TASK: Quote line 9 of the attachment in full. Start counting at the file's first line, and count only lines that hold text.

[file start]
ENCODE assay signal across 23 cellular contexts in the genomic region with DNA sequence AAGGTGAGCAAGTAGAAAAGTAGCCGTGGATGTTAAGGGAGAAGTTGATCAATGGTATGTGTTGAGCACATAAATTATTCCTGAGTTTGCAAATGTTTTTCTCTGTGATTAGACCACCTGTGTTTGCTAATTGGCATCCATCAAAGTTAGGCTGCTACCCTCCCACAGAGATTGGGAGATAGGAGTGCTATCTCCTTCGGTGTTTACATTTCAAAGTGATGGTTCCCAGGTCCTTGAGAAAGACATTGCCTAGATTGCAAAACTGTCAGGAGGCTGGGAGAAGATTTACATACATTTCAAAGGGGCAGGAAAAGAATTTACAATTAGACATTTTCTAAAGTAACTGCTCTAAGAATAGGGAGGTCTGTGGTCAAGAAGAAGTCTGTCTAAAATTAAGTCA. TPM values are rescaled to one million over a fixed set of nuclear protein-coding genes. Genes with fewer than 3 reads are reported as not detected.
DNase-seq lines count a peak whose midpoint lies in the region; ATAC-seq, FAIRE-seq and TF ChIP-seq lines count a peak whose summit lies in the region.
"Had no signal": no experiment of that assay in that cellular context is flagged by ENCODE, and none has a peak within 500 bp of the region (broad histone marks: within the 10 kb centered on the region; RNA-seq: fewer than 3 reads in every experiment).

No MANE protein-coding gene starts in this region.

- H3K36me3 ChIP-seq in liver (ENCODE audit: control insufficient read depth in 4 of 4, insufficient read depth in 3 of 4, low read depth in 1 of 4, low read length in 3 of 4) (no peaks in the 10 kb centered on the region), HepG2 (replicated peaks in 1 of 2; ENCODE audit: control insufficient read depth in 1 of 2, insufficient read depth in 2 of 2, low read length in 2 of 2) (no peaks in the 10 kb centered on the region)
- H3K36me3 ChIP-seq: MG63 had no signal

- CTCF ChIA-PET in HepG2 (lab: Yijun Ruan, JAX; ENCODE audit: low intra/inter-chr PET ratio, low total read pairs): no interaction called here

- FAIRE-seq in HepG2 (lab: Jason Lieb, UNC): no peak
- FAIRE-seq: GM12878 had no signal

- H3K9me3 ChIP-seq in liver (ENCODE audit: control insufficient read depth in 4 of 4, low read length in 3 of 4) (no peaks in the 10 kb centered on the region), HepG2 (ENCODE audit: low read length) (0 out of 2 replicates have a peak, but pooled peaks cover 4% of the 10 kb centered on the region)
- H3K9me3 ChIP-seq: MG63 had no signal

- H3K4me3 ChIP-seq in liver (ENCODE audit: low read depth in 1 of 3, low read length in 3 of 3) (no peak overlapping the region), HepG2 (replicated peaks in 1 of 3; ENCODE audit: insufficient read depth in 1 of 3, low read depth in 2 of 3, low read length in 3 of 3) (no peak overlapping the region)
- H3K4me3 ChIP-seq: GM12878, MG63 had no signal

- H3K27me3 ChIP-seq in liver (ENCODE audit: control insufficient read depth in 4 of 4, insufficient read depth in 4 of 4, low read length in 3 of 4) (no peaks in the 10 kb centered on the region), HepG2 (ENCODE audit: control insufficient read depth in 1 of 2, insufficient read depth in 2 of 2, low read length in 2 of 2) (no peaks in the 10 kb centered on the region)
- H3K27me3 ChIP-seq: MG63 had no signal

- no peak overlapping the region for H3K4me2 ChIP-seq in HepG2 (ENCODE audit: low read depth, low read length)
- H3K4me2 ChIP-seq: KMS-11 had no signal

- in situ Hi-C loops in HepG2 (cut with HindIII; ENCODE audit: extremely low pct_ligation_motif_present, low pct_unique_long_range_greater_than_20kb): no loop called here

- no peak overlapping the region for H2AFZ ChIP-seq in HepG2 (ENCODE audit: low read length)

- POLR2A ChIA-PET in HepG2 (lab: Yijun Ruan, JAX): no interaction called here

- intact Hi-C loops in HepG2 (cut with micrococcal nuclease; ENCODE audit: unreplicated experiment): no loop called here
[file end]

- FAIRE-seq: GM12878 had no signal